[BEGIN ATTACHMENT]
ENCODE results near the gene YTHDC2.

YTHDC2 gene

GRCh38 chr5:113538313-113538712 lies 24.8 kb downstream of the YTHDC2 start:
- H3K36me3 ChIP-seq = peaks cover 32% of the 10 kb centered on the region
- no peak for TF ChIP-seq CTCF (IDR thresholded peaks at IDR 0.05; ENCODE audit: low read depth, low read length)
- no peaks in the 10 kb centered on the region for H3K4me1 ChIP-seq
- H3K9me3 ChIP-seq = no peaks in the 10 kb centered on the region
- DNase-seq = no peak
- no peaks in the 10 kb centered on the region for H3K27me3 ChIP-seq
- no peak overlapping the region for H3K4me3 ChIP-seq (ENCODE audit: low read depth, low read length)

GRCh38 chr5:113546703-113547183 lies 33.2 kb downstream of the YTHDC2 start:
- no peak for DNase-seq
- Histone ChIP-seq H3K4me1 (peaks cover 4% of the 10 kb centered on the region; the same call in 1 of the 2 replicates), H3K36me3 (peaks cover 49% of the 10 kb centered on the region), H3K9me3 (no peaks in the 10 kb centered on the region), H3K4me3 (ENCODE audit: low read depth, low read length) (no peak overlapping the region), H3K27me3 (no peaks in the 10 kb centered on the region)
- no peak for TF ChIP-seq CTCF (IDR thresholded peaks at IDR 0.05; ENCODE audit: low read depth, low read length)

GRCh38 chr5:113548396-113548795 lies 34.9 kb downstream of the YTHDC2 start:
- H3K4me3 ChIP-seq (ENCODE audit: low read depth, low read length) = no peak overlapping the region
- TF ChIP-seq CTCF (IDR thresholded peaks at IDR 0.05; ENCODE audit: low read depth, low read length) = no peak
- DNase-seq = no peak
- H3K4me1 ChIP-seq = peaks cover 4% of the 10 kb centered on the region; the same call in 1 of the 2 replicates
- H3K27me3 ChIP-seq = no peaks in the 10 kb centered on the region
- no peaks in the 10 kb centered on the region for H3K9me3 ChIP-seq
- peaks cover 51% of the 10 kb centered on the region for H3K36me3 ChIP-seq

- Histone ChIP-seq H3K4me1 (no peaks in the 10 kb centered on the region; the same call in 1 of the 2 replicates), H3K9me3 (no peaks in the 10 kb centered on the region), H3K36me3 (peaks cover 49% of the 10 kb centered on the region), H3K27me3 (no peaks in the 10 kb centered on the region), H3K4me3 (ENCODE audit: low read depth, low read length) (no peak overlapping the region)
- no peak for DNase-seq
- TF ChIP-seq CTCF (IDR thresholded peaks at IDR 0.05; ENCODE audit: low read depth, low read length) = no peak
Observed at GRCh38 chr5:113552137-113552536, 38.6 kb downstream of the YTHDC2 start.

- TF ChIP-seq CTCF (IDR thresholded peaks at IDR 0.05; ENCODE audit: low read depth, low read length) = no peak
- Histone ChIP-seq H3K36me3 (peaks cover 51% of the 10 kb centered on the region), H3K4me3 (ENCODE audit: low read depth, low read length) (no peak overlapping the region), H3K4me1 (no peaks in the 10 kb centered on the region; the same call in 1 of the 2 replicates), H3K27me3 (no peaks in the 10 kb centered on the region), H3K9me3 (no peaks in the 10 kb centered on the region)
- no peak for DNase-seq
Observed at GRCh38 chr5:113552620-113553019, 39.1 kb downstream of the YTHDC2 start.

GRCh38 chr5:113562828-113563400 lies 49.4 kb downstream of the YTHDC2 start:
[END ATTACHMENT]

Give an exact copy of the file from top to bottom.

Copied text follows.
ENCODE results near the gene YTHDC2.

YTHDC2 gene

GRCh38 chr5:113538313-113538712 lies 24.8 kb downstream of the YTHDC2 start:
- H3K36me3 ChIP-seq = peaks cover 32% of the 10 kb centered on the region
- no peak for TF ChIP-seq CTCF (IDR thresholded peaks at IDR 0.05; ENCODE audit: low read depth, low read length)
- no peaks in the 10 kb centered on the region for H3K4me1 ChIP-seq
- H3K9me3 ChIP-seq = no peaks in the 10 kb centered on the region
- DNase-seq = no peak
- no peaks in the 10 kb centered on the region for H3K27me3 ChIP-seq
- no peak overlapping the region for H3K4me3 ChIP-seq (ENCODE audit: low read depth, low read length)

GRCh38 chr5:113546703-113547183 lies 33.2 kb downstream of the YTHDC2 start:
- no peak for DNase-seq
- Histone ChIP-seq H3K4me1 (peaks cover 4% of the 10 kb centered on the region; the same call in 1 of the 2 replicates), H3K36me3 (peaks cover 49% of the 10 kb centered on the region), H3K9me3 (no peaks in the 10 kb centered on the region), H3K4me3 (ENCODE audit: low read depth, low read length) (no peak overlapping the region), H3K27me3 (no peaks in the 10 kb centered on the region)
- no peak for TF ChIP-seq CTCF (IDR thresholded peaks at IDR 0.05; ENCODE audit: low read depth, low read length)

GRCh38 chr5:113548396-113548795 lies 34.9 kb downstream of the YTHDC2 start:
- H3K4me3 ChIP-seq (ENCODE audit: low read depth, low read length) = no peak overlapping the region
- TF ChIP-seq CTCF (IDR thresholded peaks at IDR 0.05; ENCODE audit: low read depth, low read length) = no peak
- DNase-seq = no peak
- H3K4me1 ChIP-seq = peaks cover 4% of the 10 kb centered on the region; the same call in 1 of the 2 replicates
- H3K27me3 ChIP-seq = no peaks in the 10 kb centered on the region
- no peaks in the 10 kb centered on the region for H3K9me3 ChIP-seq
- peaks cover 51% of the 10 kb centered on the region for H3K36me3 ChIP-seq

- Histone ChIP-seq H3K4me1 (no peaks in the 10 kb centered on the region; the same call in 1 of the 2 replicates), H3K9me3 (no peaks in the 10 kb centered on the region), H3K36me3 (peaks cover 49% of the 10 kb centered on the region), H3K27me3 (no peaks in the 10 kb centered on the region), H3K4me3 (ENCODE audit: low read depth, low read length) (no peak overlapping the region)
- no peak for DNase-seq
- TF ChIP-seq CTCF (IDR thresholded peaks at IDR 0.05; ENCODE audit: low read depth, low read length) = no peak
Observed at GRCh38 chr5:113552137-113552536, 38.6 kb downstream of the YTHDC2 start.

- TF ChIP-seq CTCF (IDR thresholded peaks at IDR 0.05; ENCODE audit: low read depth, low read length) = no peak
- Histone ChIP-seq H3K36me3 (peaks cover 51% of the 10 kb centered on the region), H3K4me3 (ENCODE audit: low read depth, low read length) (no peak overlapping the region), H3K4me1 (no peaks in the 10 kb centered on the region; the same call in 1 of the 2 replicates), H3K27me3 (no peaks in the 10 kb centered on the region), H3K9me3 (no peaks in the 10 kb centered on the region)
- no peak for DNase-seq
Observed at GRCh38 chr5:113552620-113553019, 39.1 kb downstream of the YTHDC2 start.

GRCh38 chr5:113562828-113563400 lies 49.4 kb downstream of the YTHDC2 start: